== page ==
Date Presented:28 October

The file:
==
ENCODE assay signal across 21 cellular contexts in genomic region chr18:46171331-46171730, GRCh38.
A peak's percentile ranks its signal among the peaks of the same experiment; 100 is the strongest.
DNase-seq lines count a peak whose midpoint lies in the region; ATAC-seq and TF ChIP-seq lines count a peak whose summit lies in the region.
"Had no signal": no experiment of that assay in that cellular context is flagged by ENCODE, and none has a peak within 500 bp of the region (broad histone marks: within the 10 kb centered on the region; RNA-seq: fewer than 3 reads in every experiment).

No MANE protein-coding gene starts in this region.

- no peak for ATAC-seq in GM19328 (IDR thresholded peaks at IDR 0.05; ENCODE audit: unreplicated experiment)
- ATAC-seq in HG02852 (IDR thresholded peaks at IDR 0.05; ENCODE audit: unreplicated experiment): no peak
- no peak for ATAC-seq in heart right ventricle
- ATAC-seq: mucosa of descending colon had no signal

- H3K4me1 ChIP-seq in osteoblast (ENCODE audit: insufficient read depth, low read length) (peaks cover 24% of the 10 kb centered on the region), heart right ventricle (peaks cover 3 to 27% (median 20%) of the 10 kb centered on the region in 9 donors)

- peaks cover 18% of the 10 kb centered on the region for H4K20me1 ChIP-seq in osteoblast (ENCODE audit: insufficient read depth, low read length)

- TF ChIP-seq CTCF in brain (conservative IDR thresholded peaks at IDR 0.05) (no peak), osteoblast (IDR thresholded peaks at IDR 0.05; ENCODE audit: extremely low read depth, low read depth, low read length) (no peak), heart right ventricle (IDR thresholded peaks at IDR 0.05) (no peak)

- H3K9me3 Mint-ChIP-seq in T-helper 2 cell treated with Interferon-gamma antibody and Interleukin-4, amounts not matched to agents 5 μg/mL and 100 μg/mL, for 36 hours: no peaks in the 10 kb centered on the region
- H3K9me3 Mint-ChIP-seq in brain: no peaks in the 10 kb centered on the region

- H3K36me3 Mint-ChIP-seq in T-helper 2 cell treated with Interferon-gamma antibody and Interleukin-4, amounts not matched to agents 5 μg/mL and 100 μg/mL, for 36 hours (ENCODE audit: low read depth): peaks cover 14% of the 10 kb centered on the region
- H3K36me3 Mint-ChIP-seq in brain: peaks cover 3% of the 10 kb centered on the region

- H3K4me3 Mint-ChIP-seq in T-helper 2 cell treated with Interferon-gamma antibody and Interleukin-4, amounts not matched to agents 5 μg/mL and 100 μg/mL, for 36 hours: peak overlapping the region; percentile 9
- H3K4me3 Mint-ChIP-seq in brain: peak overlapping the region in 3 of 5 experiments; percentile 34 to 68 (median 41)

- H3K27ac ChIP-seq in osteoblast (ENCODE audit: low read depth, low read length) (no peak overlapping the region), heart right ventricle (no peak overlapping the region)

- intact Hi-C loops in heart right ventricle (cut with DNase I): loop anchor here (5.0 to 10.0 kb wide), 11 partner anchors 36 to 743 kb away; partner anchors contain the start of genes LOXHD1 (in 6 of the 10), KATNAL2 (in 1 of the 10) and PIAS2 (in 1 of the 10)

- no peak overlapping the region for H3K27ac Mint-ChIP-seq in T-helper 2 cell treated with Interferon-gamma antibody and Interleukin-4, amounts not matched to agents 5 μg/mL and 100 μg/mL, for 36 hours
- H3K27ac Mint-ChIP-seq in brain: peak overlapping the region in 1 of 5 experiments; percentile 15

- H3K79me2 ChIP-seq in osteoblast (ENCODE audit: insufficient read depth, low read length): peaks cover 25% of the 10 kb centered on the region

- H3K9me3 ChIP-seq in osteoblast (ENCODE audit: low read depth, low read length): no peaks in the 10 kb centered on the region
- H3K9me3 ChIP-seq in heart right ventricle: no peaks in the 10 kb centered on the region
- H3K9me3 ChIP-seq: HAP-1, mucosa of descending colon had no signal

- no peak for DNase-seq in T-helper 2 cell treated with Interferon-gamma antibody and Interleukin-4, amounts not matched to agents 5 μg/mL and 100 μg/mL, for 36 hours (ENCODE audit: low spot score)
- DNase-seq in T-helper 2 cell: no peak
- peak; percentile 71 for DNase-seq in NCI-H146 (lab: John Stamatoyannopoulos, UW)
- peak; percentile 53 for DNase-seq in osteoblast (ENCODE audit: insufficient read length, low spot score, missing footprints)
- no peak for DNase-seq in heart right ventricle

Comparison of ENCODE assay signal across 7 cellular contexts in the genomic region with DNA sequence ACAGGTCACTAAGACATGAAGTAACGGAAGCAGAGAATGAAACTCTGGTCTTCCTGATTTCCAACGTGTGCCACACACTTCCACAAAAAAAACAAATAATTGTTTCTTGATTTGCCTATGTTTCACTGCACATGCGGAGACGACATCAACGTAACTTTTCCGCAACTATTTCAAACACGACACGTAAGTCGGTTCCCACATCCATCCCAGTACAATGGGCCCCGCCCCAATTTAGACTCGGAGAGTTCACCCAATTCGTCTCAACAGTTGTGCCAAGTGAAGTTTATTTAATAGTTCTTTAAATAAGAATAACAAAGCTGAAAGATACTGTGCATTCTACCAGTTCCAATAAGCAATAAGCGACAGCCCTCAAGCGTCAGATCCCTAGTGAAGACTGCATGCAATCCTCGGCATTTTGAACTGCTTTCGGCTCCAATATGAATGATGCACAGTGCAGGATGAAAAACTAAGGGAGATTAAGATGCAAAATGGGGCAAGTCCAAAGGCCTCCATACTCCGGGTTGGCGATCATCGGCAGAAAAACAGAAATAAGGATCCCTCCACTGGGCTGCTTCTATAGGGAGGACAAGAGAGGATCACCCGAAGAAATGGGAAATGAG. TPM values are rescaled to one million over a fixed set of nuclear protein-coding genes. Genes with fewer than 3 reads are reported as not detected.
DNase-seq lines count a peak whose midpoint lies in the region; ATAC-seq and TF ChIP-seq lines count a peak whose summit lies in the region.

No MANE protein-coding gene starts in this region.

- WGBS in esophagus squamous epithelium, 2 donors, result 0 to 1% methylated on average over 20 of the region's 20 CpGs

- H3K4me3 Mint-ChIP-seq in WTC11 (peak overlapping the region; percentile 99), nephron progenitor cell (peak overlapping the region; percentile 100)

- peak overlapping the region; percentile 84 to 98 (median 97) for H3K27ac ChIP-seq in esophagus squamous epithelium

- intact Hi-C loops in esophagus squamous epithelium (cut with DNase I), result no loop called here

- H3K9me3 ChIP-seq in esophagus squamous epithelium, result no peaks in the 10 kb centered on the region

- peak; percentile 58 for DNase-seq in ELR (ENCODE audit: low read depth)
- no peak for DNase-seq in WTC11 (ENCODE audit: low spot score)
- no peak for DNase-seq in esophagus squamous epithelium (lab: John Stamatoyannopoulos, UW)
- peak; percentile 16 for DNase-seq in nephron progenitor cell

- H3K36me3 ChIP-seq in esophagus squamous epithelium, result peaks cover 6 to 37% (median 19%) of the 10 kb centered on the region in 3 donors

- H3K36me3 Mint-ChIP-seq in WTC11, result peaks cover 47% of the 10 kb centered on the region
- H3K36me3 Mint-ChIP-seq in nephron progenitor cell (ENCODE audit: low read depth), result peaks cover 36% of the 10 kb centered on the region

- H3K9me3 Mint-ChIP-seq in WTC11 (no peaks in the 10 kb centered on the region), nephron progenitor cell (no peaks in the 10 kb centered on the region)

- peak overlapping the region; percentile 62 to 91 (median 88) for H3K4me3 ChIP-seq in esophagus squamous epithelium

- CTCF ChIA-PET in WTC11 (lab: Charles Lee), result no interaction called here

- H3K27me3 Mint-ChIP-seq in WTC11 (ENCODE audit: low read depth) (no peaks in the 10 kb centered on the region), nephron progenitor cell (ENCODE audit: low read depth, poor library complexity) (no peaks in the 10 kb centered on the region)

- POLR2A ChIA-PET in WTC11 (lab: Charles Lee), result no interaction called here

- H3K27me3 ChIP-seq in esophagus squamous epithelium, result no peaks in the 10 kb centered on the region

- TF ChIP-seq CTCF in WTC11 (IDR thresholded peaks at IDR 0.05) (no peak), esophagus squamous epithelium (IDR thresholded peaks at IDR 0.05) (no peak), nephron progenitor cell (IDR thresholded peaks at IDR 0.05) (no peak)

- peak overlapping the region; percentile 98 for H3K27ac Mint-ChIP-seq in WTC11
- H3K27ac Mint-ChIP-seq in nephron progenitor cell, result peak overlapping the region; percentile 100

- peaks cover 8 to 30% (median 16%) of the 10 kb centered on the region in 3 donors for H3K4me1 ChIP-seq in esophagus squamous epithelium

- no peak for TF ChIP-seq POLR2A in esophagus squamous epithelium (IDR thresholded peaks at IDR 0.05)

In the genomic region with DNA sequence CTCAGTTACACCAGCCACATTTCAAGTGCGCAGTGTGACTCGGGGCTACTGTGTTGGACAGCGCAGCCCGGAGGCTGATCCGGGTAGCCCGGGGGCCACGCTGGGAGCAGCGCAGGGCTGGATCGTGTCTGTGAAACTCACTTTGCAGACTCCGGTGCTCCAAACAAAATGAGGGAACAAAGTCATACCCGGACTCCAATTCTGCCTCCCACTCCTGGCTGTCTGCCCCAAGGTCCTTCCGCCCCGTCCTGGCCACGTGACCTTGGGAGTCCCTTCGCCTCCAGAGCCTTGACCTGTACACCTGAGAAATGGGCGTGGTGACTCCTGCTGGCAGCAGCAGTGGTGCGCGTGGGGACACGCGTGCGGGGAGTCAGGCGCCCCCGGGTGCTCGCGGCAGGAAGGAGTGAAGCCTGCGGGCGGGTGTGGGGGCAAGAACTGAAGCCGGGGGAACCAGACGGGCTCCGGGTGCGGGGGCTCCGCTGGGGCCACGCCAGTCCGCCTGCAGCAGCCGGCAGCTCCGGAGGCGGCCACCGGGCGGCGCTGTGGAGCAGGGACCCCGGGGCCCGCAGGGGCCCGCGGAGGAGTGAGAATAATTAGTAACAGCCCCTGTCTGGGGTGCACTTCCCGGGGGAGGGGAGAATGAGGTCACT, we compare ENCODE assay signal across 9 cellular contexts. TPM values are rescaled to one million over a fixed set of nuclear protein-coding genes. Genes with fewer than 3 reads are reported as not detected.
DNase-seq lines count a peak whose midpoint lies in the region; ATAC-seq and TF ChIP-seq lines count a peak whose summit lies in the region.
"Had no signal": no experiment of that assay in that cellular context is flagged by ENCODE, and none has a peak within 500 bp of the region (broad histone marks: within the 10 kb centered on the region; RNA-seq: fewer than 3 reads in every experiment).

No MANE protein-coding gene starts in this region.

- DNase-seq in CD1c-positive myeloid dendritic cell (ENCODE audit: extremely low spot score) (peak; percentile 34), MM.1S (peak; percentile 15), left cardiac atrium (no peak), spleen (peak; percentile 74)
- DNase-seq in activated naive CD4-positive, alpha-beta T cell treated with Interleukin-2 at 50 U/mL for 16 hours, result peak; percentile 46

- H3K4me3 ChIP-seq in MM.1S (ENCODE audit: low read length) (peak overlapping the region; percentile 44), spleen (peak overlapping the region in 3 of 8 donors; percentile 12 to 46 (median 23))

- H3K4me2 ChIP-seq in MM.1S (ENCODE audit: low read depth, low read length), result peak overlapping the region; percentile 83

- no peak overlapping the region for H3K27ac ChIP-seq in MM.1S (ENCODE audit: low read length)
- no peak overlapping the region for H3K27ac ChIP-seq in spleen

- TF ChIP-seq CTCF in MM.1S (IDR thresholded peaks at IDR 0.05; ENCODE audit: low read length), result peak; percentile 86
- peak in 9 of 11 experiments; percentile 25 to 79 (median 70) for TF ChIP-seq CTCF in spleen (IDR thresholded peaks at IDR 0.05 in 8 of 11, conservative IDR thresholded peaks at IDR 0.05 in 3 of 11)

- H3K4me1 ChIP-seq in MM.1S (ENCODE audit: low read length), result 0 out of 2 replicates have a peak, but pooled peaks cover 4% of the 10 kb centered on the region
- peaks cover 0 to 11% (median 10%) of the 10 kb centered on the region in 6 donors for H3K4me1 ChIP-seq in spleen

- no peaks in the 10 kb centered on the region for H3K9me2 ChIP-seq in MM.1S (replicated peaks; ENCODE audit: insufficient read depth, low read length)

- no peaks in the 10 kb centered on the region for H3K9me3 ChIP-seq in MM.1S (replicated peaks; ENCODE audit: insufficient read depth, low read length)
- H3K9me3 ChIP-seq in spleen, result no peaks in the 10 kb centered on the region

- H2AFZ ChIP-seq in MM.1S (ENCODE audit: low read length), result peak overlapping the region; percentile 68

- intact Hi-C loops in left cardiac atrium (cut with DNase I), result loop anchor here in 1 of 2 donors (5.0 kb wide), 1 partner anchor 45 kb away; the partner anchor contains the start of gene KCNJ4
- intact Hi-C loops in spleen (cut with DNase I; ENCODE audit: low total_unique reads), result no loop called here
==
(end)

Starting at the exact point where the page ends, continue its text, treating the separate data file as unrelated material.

The plume and acoustic field produced by a cluster of two and four rocket nozzles is visualized by way of retroreflective shadowgraphy. Both steady state and transient operations of the nozzles (start-up and shut-down) were conducted in the fully-anechoic chamber and open jet facility of The University of Texas at Austin. The laboratory scale rocket nozzles comprise thrust-optimized parabolic (TOP) contours, which during start-up, experience free shock separated flow, restricted shock separated flow, and an “end-effects regime” prior to flowing full. Shadowgraphy images are first compared with several RANS simulations during steady operations. A proper orthogonal decomposition (POD) of various regions in the shadowgraphy images is then performed to elucidate the prominent features residing in the supersonic annular flow region, the acoustic near field and the interaction zone that resides between the nozzle plumes. Synchronized surveys of the acoustic loads produced in close vicinity to the rocket clusters are compared to the low-order shadowgraphy images in order to identify the various mechanisms within the near-field that are responsible for generating sound.